While on the retreat, a lot of the students express a desire to use their musical gifts to start writing songs.  When we get back, I have the idea to get our musical students together and discuss the topic of songwriting as a first step.  But I have no clue who we can get to teach us.   Howie says he knows the perfect guy.

So we end up gathering the interested students in Howie’s living room to hear from one of his good friends, none other than Regie Hamm.  Regie bared his heart to 5 people that evening and gave as much as he would in a stadium or concert hall.  His story was authentic and it was powerful.  After hearing about his faith, life, and songs, we heard practical insight on “co-writing.”  We learned about music and life and how the two are inseparable.  When it came time to take questions, for some reason, Howie and I were the only ones asking.  It dawned on me later that maybe that night was sparking something not only in the students, but also in us.  It was something that we’d both put aside yet something that opens up a door to who God wants us to be.  At the end of the night, due to my own insecurities, I couldn't even muster up enough courage to have a long conversation with Regie, but his words have stuck with me to this day.

After that evening, Howie and I decided (though I had to push him :)) to get together for a “co-write.”  In case you don’t know, first co-writes are actually worse than any first date that you’ll ever go on.  It’s your art that you’re sharing, your ideas, your heart, with someone that may hate it all.  That’s the risk, but the payoff is great music.  Unlike most first dates, this one went perfectly.  Within 2 hours, we had our first song, and it felt great.

Fast forward 4 months:  Howie is putting the finishing touches on his movie, “The Secret Handshake.”  I later learned that he happens to be an accomplished screenwriter, director, songwriter, AND now friend. :) He’s had hundreds of submissions for a title track, and even has one of the submissions printed on the rough cut of the film, but doesn’t feel like it’s what he’s looking for.  He casually jokes, “Derrick, got anything?” Would you have guessed that a song called “Standing Right Beside Me” that’s been in my pocket for the past 5 years, written as a song of hope after the death of my beloved mother-in law, would be the song that would move him to tears?  I wouldn’t have guessed it either, but it did, and it became the song in the film.  You can’t make this stuff up.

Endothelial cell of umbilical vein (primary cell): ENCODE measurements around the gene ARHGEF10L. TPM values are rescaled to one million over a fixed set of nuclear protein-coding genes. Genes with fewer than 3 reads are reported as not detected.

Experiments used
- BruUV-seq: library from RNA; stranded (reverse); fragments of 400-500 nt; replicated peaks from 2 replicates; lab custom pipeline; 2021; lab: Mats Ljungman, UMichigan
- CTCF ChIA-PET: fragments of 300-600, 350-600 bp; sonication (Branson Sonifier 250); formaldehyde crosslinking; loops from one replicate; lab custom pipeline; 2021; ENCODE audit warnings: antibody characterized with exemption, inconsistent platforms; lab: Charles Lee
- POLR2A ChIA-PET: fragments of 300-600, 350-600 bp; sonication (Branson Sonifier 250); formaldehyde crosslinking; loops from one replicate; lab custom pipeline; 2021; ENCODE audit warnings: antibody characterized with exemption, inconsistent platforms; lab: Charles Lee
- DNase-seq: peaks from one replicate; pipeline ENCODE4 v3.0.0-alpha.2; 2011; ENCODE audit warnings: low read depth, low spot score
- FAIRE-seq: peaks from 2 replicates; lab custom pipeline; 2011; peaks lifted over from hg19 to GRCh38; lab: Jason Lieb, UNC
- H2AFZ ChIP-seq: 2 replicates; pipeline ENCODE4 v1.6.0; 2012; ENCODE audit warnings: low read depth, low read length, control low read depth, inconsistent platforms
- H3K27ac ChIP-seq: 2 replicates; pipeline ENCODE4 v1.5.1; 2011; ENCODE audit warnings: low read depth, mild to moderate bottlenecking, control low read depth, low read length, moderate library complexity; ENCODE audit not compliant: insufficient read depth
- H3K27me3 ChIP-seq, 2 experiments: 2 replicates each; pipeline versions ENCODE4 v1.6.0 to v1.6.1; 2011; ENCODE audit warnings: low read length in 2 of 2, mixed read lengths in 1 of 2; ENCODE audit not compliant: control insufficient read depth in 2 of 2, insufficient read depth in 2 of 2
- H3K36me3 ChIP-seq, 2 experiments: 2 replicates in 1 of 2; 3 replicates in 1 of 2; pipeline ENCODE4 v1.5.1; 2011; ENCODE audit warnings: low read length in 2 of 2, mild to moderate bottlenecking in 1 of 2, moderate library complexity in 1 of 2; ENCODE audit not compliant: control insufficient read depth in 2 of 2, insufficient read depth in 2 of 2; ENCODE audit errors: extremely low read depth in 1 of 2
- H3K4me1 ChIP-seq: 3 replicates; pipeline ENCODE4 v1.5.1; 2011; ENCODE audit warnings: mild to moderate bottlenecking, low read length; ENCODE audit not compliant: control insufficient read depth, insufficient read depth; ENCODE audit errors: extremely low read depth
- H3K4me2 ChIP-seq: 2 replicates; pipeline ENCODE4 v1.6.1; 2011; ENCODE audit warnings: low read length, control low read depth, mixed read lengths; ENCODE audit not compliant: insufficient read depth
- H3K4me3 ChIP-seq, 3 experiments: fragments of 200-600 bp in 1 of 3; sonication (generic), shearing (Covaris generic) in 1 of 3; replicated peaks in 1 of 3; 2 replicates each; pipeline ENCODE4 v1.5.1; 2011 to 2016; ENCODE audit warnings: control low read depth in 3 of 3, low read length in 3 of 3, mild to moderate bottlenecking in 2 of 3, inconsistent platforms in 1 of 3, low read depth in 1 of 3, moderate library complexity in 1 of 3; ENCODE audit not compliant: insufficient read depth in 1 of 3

Which brings me back to now:  The song led to an EP, which is my first studio album in 12 years.  This EP represents who I am, where I’ve been, and hope for where I’m going.  I call it Freedom.  So Regie, you may never remember me or have any clue who I am, but I want to say thanks for taking the time to be real and serve others.  It makes a difference and it inspires me.  If it inspires me, it will inspire others.  And I hope that this EP is a first step in the right direction of the authenticity that Bono and many others are looking for.

Keep writing and loving people,
Derrick Harris